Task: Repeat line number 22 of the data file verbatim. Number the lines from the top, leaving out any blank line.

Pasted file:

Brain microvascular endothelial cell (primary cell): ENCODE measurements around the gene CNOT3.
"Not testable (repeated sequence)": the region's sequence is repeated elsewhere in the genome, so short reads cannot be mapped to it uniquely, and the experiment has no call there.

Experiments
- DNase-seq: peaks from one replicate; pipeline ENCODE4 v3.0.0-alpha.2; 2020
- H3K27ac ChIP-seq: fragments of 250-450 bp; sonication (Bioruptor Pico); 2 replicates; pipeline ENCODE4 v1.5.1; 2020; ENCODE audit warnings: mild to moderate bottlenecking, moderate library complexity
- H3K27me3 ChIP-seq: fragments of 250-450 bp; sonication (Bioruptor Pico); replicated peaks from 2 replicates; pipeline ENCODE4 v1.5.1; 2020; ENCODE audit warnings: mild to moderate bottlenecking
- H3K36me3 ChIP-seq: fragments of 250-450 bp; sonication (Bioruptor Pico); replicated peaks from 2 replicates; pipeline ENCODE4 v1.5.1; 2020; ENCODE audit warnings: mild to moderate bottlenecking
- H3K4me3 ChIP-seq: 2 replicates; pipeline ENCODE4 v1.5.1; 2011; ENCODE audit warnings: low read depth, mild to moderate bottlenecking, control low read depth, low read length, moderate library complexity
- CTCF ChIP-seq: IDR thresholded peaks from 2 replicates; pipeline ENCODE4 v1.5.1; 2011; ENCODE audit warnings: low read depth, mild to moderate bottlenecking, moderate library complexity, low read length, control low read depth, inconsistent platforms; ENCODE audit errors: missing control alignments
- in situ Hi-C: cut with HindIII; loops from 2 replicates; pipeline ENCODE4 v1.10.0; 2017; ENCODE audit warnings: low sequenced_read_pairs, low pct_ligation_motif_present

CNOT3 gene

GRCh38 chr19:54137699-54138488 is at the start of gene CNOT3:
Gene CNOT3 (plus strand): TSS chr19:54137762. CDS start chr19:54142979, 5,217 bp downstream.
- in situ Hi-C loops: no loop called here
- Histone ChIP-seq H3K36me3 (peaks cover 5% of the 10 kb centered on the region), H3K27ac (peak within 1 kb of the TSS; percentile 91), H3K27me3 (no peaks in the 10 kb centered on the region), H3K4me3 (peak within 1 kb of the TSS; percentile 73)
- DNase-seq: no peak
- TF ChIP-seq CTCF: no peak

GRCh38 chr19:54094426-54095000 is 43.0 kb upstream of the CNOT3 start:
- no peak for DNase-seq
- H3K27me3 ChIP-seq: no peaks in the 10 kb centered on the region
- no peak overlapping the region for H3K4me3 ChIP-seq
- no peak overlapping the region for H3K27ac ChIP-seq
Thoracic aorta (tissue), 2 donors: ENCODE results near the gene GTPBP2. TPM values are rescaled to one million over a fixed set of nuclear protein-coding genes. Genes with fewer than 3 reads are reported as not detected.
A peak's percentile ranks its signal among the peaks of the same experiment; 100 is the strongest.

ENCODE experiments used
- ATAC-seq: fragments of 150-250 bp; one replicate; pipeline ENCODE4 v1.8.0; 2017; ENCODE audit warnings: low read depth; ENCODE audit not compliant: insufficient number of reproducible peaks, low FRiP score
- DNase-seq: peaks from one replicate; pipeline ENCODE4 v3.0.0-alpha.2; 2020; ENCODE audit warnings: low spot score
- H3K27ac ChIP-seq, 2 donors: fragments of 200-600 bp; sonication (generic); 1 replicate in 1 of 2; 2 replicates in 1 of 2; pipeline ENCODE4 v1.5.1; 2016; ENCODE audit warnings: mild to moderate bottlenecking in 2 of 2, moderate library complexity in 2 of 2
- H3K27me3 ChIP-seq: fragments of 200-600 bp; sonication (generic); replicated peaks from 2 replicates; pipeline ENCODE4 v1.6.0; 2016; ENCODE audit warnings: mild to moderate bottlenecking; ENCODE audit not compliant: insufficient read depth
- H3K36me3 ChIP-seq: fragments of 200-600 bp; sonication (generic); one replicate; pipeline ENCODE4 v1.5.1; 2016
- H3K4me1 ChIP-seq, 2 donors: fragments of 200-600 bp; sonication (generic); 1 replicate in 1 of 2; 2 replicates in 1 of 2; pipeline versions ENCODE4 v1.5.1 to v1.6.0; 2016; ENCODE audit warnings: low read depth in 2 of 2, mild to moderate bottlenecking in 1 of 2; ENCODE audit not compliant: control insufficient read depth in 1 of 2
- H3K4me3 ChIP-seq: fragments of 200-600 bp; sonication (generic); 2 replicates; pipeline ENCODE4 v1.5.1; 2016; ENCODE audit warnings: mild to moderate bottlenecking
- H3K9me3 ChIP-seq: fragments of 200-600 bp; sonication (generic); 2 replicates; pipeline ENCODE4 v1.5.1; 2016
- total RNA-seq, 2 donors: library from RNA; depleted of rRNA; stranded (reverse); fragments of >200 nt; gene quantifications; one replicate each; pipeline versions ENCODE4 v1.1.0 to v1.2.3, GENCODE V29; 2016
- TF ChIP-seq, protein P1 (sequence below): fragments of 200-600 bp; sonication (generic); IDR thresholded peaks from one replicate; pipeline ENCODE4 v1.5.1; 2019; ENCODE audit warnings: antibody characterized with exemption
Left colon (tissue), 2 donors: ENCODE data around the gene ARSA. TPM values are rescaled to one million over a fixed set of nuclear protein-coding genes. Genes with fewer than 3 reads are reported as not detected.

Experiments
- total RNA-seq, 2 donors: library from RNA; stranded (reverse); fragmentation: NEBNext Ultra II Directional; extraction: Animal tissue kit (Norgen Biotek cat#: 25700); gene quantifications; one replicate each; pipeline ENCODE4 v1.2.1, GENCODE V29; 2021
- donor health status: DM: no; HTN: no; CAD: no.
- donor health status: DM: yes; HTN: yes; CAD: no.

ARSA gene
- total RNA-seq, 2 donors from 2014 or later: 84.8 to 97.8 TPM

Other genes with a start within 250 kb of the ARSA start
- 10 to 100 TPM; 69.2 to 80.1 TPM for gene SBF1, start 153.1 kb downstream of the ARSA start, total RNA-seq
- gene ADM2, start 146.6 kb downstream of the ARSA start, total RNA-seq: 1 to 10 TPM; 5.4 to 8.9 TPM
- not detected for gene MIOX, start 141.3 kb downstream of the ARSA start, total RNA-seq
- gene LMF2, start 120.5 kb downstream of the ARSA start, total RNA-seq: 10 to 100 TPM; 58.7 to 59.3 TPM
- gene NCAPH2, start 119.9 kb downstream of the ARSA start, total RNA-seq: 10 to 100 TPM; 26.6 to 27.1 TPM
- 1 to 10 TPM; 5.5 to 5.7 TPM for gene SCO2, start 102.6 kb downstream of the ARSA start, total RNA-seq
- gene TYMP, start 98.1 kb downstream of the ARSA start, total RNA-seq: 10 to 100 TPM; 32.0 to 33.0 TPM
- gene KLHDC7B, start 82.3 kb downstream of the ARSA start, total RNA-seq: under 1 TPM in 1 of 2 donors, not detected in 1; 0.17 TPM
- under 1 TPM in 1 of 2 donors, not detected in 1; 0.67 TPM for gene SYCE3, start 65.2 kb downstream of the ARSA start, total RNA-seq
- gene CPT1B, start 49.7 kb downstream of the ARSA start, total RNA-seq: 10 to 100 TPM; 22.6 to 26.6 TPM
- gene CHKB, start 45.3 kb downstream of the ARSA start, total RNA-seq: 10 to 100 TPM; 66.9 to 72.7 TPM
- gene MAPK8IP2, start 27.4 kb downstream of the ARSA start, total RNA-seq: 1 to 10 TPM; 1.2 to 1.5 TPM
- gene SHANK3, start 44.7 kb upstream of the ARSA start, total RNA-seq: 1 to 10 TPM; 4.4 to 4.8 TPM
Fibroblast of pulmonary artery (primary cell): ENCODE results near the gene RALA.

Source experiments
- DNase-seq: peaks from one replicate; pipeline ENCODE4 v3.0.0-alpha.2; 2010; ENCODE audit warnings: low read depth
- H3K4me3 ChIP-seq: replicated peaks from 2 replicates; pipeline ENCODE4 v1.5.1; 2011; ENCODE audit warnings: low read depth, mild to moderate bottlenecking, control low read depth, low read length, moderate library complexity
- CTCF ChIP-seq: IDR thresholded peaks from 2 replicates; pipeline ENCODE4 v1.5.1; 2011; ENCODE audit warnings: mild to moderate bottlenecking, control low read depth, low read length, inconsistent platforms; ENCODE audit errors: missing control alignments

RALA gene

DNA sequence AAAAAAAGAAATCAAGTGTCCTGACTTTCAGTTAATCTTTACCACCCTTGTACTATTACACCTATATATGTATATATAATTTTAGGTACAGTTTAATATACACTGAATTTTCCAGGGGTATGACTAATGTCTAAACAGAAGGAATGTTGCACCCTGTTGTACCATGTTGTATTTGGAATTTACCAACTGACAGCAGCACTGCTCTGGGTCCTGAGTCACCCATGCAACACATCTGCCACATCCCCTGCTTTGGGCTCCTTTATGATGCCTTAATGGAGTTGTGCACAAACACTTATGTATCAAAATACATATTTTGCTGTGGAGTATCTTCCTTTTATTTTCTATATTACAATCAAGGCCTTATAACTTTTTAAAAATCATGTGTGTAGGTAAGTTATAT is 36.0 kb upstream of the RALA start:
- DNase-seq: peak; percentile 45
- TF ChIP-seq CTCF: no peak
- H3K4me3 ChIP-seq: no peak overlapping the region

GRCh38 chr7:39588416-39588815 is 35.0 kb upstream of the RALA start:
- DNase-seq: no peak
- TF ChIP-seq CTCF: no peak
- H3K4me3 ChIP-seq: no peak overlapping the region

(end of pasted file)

- no peak overlapping the region for H3K27ac ChIP-seq